When it comes to school culture, you don’t ever “arrive” — it takes constant commitment to maintain and promote the positive in a school community.

We will continue to do everything within our power to support the success of ALL students and to make our school a place where everyone feels safe and valued. As we strive to make this vision a reality, I simply ask our community, those at other schools within our district, and our state and local leaders, to be fair in your judgment, slow to condemn, show grace and empathy to our kids, and be a staunch advocate for public schools.

Thank you for considering…

Beginning the School Year: 5 Things to Remember

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Each year, prior to the arrival of students, I write a note to the staff members of our school. I do my best to let them know they are valued throughout the year, but by writing, it is easier for me to find my words. Below is this year’s letter to the WJHS staff.

July 21, 2017

Dear Willis Junior High School Staff,

As we prepare to welcome our students back to campus on Monday, I want to take just a few paragraphs to reiterate the critical role you play in the success of our school community. Your advocacy for our kids, your steadfast commitment to ensuring they have every opportunity to learn and grow, and your willingness to continually reflect upon (and improve) your teaching practice make you a very special group of people. In my humble opinion, you are the absolute best!

On Monday, and as we make our way through the school year, I would like you to keep the following things in mind:

1. Take One Day at a Time
Every day is a new day. Past successes, failures, and frustrations are behind us. What matters now is that we make the best of each moment. Recognize the daily opportunities we have to build relationships and connect with our students and colleagues. Be present in each moment!

2. Know Your “Big Rocks”
With each day, each lesson, each action – recognize what is truly important and invest your time and energy accordingly. Do your best to avoid the “tyranny of the urgent” and focus on what matters most. Remember: people are always the priority.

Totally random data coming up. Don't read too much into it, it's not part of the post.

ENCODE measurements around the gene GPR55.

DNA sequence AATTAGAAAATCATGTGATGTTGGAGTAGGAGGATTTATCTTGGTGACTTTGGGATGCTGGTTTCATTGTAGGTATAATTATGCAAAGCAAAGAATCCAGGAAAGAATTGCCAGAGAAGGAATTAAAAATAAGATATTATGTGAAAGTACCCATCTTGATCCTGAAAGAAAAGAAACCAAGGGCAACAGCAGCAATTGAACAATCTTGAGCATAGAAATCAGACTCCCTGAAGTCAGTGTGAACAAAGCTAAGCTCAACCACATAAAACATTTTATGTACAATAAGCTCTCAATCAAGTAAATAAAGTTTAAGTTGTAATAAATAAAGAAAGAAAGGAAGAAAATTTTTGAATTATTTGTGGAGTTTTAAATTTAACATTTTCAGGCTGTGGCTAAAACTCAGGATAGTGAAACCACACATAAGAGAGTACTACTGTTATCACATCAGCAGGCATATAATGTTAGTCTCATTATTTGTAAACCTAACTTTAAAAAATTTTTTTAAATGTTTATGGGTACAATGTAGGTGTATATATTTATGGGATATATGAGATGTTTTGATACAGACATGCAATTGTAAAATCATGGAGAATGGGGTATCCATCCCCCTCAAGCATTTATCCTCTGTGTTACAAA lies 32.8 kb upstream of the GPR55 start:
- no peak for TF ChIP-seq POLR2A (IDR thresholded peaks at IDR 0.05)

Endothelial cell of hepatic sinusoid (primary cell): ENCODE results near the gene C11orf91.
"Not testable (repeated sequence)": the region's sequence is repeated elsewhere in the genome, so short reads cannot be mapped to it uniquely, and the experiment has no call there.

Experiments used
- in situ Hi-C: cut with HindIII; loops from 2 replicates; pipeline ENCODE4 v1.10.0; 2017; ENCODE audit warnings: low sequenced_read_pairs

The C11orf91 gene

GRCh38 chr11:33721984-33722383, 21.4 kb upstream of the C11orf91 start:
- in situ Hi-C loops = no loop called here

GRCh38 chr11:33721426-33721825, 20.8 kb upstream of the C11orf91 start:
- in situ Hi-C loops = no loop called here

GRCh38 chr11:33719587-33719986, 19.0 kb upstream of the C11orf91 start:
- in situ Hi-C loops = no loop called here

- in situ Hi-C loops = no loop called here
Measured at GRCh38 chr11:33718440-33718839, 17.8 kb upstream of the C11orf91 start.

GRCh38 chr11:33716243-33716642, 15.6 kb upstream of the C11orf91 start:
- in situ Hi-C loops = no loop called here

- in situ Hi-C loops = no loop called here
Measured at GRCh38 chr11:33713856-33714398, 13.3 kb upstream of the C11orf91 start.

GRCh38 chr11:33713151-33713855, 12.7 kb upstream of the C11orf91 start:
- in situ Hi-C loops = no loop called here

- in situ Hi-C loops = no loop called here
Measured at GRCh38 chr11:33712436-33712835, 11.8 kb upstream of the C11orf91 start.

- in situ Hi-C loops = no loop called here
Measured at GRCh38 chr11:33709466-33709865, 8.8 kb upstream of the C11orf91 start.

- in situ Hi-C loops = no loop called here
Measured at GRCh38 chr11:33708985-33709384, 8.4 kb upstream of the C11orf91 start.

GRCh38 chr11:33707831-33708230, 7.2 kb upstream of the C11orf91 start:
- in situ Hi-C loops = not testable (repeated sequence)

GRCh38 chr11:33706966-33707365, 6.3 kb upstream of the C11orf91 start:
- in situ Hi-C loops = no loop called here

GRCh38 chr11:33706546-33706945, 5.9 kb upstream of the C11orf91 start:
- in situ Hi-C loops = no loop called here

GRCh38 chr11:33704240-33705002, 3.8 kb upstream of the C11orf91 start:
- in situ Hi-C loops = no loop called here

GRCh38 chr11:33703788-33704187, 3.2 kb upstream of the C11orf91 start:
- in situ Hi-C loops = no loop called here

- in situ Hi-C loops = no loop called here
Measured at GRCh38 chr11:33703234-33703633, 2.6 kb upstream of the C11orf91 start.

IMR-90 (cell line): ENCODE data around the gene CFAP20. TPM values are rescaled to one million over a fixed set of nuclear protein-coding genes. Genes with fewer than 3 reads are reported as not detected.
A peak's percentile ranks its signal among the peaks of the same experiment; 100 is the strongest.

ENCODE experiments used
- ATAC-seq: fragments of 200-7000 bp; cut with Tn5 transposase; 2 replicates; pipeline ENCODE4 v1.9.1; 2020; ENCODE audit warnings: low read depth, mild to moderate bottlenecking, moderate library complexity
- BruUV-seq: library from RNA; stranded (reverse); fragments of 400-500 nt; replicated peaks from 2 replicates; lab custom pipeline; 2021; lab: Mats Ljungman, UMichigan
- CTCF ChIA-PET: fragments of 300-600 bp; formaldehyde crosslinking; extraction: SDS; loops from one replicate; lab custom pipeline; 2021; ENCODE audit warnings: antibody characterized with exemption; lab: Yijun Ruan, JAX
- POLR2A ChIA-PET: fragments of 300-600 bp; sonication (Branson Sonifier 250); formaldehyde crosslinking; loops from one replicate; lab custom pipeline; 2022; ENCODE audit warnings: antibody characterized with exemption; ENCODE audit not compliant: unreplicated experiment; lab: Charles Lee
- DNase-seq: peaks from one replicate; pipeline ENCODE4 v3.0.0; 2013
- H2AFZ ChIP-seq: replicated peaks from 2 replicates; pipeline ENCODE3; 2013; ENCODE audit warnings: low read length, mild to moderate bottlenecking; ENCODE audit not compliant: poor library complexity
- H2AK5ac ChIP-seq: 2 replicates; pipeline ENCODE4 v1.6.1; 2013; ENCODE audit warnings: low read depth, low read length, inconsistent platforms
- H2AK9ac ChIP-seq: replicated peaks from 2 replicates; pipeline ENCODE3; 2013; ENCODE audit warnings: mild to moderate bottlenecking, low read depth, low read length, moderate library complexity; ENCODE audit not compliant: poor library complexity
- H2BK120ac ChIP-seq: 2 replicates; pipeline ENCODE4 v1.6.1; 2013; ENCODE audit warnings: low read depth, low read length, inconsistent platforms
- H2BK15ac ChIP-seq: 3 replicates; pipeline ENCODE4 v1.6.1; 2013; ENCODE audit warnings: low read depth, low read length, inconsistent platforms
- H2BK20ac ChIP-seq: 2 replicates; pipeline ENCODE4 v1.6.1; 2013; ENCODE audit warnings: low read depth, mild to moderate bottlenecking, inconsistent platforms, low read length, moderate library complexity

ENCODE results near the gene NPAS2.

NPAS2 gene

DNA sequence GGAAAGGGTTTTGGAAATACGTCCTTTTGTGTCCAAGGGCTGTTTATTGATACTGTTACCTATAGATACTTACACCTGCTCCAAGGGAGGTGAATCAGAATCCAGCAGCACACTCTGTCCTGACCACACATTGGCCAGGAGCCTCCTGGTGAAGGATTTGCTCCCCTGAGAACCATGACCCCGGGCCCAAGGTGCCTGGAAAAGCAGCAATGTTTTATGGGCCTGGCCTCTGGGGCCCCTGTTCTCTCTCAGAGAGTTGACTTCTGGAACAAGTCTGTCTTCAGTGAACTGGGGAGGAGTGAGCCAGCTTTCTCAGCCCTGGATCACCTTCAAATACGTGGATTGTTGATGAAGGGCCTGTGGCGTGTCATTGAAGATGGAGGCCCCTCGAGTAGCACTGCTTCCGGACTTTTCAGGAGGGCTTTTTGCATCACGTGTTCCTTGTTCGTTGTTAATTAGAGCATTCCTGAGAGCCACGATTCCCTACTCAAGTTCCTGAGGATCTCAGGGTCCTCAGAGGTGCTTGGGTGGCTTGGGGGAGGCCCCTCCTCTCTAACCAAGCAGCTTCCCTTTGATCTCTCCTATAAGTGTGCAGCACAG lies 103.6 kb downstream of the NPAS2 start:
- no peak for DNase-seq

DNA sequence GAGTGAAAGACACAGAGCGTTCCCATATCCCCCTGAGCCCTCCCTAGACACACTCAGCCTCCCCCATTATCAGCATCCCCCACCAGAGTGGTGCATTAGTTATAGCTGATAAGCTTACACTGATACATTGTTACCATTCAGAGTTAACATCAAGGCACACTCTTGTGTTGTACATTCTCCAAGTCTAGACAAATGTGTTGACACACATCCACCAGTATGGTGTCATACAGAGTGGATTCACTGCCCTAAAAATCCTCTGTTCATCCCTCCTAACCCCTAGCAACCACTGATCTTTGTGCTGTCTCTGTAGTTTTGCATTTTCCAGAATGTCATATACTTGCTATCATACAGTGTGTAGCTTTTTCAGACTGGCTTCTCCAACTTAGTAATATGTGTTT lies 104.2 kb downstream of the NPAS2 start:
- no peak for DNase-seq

3. Assume the Best
Give every student, parent, and colleague the benefit of the doubt. Assume that they have the best of intentions and be willing to generously dole out grace – even (or especially) when it is not easy, or when you feel it is undeserved.

4. Be a Family
Being involved in education (regardless of your role) can be taxing and stressful. We need to take care of ourselves, and each other. Constantly be on the “look-out” for your colleagues. Help encourage and lift each other up. Be willing to ask for (and accept) help when you need it. We are in this together!

5. Be Kind
Don’t ever underestimate the power of a smile, an encouraging word, or a random act of kindness. We are responsible for maintaining a safe and positive culture on our campus. You will never regret being kind. As the saying goes, “Throw kindness around like confetti.”

In closing, please know that you are valued and appreciated by your principal. Education is not a just a profession, it is a calling. You have my utmost respect and admiration for the work that you do. Regardless of your role on our campus, you have countless opportunities to have a positive and sustained impact on the children who will walk through our gates on Monday. For some, it is not an exaggeration to say that you may be their most vocal advocate. Treat them with love, give them hope, model empathy and compassion, and challenge and support them in their growth as students and human beings. Working together, we are going to make this our best year yet!